mrsmomdragon

Sharing my adventures, thoughts and occassional jokes. Sorting through laundry, and a little bit of life…This is How I Train My Dragons…

Lessons in Cross Country: Going Beyond Your Comfort Zone

comfortable–adjective: 1.  providing physical ease and relaxation  2. affording or enjoying contentment and security

 


A few weeks ago, Elijah’s cross country coach approached us as we were waiting for practice to be over. I assumed he was going to tell us something about the upcoming meet, but the words that came out his his mouth were, “How has Elijah been these last few weeks?” My mind scrambled to find an answer because I was honesty getting a little nervous about how this conversation was going to go, so my response was simple…he had been sick. His coach knew that, but it was more than just Elijah being sick. He shared that Elijah was doing well this season, but not as well as he had hoped. He had expected to see some growth since is his second season of cross country, and it just wasn’t there.

Ouch. His words stung a little. But yet, isn’t that what the truth does?

As the conversation continued, Ray worded it perfectly. It’s not that Elijah isn’t enjoying cross country because he loves it (seriously, he didn’t get the running genes from me)… he is just comfortable. You see, Elijah has been running long enough to know when it hurts and gets uncomfortable. So, he knows how hard to push himself before his body crosses the line from comfortable to uncomfortable.

The following week, we spoke with Elijah about what his coach said. Honestly, I was unsure if it was a good idea because there were tears…but again, sometimes the truth stings a little doesn’t it? We just asked him if he thought he was running his best race. Could he honestly say he was doing his best? The answer was no. It wasn’t an easy conversation to have because we don’t ever want any of our kids to think that we aren’t proud of them. Elijah could run a 50 minute mile, and we would still be proud of him…but, we know that he is capable of doing better. And, his coach knows Elijah well enough to know he is capable of so much more too. I don’t think I have ever seen a coach so passionate about the sport and genuinely wanting each child to succeed and run their best race.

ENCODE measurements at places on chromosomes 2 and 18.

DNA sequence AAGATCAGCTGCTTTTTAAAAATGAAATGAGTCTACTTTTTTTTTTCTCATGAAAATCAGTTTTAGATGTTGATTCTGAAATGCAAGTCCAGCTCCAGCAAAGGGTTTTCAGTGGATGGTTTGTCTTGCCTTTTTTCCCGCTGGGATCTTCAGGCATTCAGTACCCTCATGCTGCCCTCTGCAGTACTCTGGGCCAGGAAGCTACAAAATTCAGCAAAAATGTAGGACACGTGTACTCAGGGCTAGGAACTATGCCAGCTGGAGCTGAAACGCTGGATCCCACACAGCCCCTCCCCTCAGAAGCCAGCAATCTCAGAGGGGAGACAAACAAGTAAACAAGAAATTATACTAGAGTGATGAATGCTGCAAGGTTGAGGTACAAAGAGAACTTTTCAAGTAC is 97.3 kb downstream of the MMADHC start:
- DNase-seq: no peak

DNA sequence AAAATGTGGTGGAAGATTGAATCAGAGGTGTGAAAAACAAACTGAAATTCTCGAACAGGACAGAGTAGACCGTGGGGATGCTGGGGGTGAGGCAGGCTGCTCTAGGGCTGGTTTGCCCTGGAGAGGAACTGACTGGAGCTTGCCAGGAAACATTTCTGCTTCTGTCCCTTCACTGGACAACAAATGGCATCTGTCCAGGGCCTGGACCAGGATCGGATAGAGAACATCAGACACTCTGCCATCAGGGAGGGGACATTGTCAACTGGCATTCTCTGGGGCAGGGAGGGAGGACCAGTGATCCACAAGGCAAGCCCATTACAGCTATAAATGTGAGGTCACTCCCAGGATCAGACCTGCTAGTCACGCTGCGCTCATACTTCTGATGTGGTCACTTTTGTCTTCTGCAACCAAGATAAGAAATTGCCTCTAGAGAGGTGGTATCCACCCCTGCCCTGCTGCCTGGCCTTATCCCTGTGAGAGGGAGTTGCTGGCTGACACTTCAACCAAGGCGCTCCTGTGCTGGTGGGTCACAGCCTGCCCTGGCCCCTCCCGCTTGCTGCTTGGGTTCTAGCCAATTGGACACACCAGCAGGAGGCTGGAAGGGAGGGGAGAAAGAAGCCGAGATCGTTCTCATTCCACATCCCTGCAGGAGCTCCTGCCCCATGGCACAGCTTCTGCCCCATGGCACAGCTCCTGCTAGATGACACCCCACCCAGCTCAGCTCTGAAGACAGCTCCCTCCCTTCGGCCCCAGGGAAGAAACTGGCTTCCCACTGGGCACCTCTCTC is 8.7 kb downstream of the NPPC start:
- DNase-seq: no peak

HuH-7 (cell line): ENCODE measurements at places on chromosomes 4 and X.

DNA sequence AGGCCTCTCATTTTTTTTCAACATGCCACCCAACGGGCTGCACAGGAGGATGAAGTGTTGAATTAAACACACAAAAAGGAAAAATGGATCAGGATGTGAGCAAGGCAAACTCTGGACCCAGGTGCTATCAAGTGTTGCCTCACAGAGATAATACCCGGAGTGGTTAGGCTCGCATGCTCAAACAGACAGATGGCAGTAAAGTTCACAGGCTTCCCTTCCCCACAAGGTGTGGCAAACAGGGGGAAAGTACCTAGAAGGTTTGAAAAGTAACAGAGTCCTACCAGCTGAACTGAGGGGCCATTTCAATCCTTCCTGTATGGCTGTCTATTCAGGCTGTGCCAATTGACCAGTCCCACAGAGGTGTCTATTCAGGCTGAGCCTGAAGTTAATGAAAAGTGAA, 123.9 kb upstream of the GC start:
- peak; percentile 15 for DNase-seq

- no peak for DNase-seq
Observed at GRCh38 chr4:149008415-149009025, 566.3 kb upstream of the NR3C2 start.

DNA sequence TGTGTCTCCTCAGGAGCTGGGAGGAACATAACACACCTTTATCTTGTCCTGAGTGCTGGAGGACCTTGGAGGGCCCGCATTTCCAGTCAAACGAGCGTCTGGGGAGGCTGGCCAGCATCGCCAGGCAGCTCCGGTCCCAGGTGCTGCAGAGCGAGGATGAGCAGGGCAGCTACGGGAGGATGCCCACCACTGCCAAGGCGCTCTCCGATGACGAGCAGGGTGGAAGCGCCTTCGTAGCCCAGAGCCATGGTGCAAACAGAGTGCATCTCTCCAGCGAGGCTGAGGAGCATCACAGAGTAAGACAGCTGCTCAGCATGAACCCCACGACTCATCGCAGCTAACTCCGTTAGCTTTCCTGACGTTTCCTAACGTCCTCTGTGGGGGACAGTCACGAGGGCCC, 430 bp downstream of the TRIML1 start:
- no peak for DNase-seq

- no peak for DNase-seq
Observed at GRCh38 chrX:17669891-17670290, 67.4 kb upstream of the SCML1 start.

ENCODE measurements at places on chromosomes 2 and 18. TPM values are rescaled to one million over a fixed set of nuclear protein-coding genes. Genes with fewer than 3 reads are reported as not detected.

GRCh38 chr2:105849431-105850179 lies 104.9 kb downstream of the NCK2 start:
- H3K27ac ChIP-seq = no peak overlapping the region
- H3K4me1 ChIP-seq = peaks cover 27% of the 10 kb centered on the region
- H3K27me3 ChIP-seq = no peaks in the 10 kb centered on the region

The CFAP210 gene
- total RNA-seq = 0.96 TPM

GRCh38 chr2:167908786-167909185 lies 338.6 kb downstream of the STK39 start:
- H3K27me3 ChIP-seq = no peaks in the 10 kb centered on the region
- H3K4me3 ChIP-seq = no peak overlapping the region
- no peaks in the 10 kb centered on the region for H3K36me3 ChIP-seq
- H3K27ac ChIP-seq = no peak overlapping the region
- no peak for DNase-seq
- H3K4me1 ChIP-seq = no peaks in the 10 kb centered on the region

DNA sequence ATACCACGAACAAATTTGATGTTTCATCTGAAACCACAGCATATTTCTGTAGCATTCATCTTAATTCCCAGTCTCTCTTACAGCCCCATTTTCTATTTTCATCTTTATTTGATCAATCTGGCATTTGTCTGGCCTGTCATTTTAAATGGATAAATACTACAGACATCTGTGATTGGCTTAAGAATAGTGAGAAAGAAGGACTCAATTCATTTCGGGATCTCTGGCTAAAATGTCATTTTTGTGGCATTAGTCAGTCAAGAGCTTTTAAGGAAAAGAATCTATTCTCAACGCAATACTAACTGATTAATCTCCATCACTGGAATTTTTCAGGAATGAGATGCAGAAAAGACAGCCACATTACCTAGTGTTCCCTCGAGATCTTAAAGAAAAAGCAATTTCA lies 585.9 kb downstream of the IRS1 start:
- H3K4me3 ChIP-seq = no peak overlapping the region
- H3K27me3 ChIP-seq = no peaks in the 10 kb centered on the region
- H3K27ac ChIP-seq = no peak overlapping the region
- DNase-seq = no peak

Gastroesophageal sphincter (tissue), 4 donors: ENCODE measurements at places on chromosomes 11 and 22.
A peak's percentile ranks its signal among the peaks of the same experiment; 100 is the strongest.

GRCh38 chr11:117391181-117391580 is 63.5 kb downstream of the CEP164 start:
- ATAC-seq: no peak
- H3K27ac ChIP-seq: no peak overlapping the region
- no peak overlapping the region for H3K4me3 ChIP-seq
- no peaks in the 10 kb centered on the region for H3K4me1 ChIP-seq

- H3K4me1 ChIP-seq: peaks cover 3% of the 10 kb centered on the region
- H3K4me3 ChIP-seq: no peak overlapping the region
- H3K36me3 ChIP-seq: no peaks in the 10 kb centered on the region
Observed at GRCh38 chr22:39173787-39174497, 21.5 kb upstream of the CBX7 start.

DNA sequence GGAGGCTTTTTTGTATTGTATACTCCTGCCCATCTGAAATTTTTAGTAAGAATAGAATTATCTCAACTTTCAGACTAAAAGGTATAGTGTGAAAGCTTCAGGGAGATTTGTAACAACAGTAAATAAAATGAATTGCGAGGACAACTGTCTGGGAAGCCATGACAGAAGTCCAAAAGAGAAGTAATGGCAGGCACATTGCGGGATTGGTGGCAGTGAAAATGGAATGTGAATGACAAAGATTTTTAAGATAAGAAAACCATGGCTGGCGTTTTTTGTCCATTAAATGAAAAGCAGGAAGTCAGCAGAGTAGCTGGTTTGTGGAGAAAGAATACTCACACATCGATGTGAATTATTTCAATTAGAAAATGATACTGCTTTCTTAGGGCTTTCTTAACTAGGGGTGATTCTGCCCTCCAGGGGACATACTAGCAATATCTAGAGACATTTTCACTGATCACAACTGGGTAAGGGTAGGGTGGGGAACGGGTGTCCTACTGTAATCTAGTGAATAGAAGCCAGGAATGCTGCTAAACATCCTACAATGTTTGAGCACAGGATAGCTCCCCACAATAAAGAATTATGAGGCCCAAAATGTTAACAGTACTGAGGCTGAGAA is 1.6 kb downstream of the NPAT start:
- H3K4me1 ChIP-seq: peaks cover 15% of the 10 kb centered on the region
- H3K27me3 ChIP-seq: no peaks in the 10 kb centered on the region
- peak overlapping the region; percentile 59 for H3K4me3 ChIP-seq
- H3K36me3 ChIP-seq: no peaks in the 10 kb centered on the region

Well, that next week, he ran his best race of the season. Actually, it was his best race ever. He pushed himself harder and realized it really was possible; that he was capable of feeling uncomfortable for a bit.

That night I went back into Elijah’s room to put him to bed, and as I was going to turn the light switch off, I noticed he had decorated his wall. He put up all of the race bibs that he has saved, one of his favorite quotes, and the last meets time with his name circled with “BEAT IT!!” written next to it. He made a little inspiration wall so every time he turned on and off his lights he would see things that mattered to him…a goal that was on the other side of his comfort zone.

The following week, he actually didn’t get to run in the meet because his knees had been bothering him during the warm up. After so much anticipation and excitement, he just had to watch. Again, there were tears because he not only wanted to run, but he felt like he was letting his team down.

Fast forward to this past Thursday. The cross country team had their League Championship meet…2.5 miles. I get tired just thinking of running that long. Anyway, after two weeks of seeing the inspiration on his wall it was time to run again. I was wrong, the previous race was not his best race–this one was. Elijah came in at 18:43 which was 25 seconds faster than his coach had predicted.

But wait, there’s more. (Sounds a little like an informercial right?) On the same card that the coach writes his predictions for the kids, he writes their times from the previous year. Last year, Elijah ran the same race in 21:03…if you struggle in math like I do, that means that he beat his time by 2 minutes and 20 seconds!! He felt SO stinking good at the end and seeing the smile on his face was amazing. If it felt good for us, I can only imagine what it felt like for him…